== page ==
Australia's Decaying "Monster Fish" Identified by Queensland Officials
For one thing, it's 330 pounds of ugly.
Look, if you were strolling down a lovely Australian beach and suddenly found a festering pile of flesh about as tall as Lebron James and almost 100 pounds heavier, you’d think it was a sea monster, too. Twitter exploded late Thursday over claims of the “Monster Fish” in Bundaburg after photos and a video of the seemingly unidentifiable decaying blob went viral.
The fish — if you can even call it that — is roughly 6 feet and 5 inches long and weighs about 150 kilograms, reported ABC on Wednesday. Whatever it was, it took John and Riley Lindholm, a couple taking a casual beach stroll, by surprise on Tuesday.
“I’ve seen a lot of fish, and a lot of big fish, but I’ve never seen anything like it,” John Lindholm told ABC.
Lindholm, who says he used to be a charter skipper and has plenty of experience with fish, can’t be blamed for his confusion. Because of its extensive decay — in the video below, you can see flies buzzing around the corpse — it’s barely clear which side is up.
Nevertheless, some keen-eyed fish fanatics noted its spiny dorsal ridge (down its back) is still intact, which was a hint that the corpse indeed belonged to a fish that was fairly familiar in those waters. While some people on Twitter suggested it might be a coelacanth — an ancient fish long thought to be extinct until it was discovered in 1938 — officials finally cleared up the confusion on Thursday. (For what it’s worth, coelacanth is a pretty good guess, but those fish don’t have the spiny dorsal ridge.)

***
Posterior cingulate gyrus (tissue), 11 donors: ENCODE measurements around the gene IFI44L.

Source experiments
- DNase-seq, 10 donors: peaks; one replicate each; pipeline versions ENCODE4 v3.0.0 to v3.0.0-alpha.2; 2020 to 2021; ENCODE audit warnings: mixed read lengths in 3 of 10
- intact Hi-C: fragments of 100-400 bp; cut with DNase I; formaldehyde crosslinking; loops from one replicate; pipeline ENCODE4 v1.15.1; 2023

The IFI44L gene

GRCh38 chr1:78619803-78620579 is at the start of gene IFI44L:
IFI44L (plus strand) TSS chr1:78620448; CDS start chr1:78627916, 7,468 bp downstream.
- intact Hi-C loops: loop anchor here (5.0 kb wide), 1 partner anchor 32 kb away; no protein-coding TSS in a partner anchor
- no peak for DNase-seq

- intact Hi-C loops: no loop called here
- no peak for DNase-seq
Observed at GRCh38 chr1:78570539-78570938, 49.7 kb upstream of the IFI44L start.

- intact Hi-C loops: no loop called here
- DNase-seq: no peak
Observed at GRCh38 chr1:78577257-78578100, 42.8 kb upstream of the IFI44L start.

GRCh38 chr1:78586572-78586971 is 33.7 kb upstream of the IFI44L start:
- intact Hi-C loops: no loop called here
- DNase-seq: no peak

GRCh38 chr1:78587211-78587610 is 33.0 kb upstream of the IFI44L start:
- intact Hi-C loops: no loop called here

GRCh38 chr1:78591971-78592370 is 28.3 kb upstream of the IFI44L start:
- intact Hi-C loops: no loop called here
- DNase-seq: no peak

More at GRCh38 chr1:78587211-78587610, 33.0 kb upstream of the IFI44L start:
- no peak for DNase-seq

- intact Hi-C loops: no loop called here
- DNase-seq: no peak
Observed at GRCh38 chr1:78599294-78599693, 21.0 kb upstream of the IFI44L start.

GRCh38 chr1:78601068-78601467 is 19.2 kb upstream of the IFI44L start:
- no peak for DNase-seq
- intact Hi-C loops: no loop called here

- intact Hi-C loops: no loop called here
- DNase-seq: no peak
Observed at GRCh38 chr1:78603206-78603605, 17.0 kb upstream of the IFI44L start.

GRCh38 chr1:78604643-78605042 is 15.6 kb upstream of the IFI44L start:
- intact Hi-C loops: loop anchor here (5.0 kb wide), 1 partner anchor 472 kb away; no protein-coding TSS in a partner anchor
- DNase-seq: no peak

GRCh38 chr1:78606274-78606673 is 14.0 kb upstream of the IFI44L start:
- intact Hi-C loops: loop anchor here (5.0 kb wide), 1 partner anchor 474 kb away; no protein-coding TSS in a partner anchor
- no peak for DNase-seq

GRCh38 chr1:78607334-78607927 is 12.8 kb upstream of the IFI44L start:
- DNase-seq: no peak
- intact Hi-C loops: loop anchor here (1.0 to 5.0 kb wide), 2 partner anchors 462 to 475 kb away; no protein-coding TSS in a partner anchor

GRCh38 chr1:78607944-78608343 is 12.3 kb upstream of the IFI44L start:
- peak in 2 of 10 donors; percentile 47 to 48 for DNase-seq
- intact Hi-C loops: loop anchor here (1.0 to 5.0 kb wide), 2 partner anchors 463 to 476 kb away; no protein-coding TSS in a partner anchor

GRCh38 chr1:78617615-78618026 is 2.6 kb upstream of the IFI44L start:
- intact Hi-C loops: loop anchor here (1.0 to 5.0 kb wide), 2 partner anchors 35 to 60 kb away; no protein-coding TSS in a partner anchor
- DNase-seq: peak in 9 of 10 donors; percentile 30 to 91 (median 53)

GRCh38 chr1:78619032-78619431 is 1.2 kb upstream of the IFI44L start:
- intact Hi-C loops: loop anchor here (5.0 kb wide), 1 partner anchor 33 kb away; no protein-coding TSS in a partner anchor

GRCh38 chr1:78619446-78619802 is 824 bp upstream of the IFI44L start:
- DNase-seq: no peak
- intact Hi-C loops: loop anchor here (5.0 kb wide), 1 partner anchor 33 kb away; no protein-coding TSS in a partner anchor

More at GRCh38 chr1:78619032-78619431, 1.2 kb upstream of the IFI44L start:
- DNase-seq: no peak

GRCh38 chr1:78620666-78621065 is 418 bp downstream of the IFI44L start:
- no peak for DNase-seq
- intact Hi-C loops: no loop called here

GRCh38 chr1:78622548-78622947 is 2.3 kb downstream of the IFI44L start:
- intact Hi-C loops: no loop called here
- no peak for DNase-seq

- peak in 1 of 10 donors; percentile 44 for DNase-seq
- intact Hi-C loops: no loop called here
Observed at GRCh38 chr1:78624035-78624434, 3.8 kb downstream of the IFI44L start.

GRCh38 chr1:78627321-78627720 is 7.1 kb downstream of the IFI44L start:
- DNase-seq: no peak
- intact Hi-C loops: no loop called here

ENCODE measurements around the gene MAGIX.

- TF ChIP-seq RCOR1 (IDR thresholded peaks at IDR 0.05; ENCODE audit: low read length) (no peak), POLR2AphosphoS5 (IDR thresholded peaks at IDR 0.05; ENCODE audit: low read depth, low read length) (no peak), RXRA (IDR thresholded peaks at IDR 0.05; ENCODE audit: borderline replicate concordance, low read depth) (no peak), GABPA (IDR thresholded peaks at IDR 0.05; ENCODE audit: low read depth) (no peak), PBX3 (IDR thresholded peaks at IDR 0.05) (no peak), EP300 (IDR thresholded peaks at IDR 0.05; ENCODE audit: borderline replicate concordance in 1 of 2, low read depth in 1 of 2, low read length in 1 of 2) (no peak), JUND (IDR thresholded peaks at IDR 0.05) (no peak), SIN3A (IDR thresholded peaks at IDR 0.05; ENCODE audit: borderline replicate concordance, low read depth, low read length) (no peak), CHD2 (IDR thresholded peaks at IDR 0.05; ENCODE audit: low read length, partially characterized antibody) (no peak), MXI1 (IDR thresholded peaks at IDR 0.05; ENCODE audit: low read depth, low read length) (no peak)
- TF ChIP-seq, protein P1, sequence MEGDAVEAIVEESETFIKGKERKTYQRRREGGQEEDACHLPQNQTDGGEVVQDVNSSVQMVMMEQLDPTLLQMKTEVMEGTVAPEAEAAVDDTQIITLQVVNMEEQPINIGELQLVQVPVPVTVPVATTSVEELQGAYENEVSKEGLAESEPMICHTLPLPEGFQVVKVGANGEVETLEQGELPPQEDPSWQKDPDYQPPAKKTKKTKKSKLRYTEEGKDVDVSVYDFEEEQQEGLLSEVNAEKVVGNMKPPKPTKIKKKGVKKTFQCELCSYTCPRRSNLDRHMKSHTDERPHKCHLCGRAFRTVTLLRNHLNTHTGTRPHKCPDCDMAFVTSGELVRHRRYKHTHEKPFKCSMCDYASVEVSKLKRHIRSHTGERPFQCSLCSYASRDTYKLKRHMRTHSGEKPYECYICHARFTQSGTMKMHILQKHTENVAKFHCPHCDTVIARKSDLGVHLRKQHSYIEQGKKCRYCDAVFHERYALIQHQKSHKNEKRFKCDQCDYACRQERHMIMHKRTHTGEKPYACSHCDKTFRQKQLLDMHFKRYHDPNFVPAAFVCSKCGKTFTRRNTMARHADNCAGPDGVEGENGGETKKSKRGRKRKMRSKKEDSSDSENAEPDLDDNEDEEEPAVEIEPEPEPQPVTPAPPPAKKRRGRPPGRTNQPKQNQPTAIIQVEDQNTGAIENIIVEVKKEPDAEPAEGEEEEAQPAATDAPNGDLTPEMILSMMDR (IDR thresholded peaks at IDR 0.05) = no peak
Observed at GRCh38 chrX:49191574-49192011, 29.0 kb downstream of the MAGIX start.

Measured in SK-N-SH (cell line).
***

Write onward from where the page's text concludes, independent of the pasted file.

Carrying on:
In an interview with Australia’s NewsMail, Queensland Boating and Fisheries Patrol District Officer Geoffrey Fergusson solved the mystery: the fish was a Queensland Groper. Sometimes referred to as giant groupers (and occasionally as “gropers” in Australia), these fish are the largest dwelling reef fish in the world and have been known to grow to up to 8.8 feet and weigh up to 880 pounds. Monstrous, indeed.
Perhaps part of the reason that Lindholm and other fish enthusiasts were unable to quickly ID this thing is because it’s actually a protected species, meaning nobody is allowed to remove them from the water. That’s probably for the best, because the massive fish has been “implicated in fatal attacks on humans,” notes the Australian Museum, though when they’re left to their own devices along the east and south coast of the continent, they’re said to be pretty happy snacking on crayfish.
“The Queensland Groper is a no-take species,” said Fergusson. “In Queensland, catching and possessing this fish is prohibited.”
This case is closed, though it’s not likely to be the last time a so-called sea monster washes ashore and scares unsuspecting beach strollers. As recently as May 2017, an enormous rotting corpse on an Indonesian beach likewise led to loud cries of “sea monster,” though officials eventually figured out it was just a big, very dead whale. Ultimately, our seeming “sea monster” problem might not be that more corpses are washing ashore but that humans are increasingly out of touch with nature — in all its stages of life.